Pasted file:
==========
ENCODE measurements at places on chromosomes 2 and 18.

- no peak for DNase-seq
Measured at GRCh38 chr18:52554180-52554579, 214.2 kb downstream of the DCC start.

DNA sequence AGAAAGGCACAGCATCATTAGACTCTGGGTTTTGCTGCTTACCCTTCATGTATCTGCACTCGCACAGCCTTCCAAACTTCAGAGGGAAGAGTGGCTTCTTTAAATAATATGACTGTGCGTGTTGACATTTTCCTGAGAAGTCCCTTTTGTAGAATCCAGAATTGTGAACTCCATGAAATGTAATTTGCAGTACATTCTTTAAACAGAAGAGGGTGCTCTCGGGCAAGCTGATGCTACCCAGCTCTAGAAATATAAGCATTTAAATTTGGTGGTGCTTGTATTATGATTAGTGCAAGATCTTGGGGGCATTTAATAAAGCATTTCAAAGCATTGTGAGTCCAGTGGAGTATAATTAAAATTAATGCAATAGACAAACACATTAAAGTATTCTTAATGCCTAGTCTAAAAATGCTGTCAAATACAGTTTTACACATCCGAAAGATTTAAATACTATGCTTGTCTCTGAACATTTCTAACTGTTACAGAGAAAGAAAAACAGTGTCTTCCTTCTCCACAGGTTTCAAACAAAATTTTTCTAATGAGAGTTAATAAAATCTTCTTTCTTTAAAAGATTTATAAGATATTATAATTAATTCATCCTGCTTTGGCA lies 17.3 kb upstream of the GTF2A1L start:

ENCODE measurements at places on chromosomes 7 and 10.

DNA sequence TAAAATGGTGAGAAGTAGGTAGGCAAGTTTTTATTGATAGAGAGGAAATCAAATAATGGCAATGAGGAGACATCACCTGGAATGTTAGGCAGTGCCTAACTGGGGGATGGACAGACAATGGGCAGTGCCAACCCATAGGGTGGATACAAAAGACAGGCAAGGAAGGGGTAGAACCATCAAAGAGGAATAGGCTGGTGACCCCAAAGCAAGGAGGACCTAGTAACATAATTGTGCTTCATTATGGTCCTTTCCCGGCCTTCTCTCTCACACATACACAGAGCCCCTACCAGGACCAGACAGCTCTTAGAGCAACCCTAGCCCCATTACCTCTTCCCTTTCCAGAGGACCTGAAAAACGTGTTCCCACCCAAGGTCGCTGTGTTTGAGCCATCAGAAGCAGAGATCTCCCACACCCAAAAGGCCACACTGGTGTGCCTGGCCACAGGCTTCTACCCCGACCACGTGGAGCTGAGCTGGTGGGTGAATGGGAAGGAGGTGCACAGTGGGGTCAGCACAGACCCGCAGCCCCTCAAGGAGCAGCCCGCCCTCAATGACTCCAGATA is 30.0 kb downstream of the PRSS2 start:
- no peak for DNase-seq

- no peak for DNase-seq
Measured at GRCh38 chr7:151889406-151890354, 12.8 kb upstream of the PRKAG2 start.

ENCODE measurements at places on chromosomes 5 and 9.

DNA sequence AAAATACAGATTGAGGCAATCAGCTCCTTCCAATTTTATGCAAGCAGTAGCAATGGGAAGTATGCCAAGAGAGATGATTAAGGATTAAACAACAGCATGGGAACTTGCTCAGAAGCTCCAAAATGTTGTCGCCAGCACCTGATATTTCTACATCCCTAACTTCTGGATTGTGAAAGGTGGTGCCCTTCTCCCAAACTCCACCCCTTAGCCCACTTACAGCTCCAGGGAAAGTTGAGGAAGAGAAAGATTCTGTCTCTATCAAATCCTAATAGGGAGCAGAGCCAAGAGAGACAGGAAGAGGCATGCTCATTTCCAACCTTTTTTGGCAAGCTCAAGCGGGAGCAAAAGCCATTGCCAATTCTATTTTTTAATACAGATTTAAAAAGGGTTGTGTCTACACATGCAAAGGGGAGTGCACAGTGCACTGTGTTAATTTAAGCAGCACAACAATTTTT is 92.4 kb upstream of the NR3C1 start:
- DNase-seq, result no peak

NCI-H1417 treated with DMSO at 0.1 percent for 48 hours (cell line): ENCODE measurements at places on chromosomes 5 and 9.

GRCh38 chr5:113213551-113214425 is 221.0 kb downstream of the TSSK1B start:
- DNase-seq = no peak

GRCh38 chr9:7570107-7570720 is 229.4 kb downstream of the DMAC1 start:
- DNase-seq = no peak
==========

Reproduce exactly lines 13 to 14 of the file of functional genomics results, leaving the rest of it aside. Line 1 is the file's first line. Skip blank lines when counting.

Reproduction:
NCI-H1417 treated with DMSO at 0.1 percent for 48 hours (cell line): ENCODE measurements at places on chromosomes 5 and 9.

GRCh38 chr5:113213551-113214425 is 221.0 kb downstream of the TSSK1B start: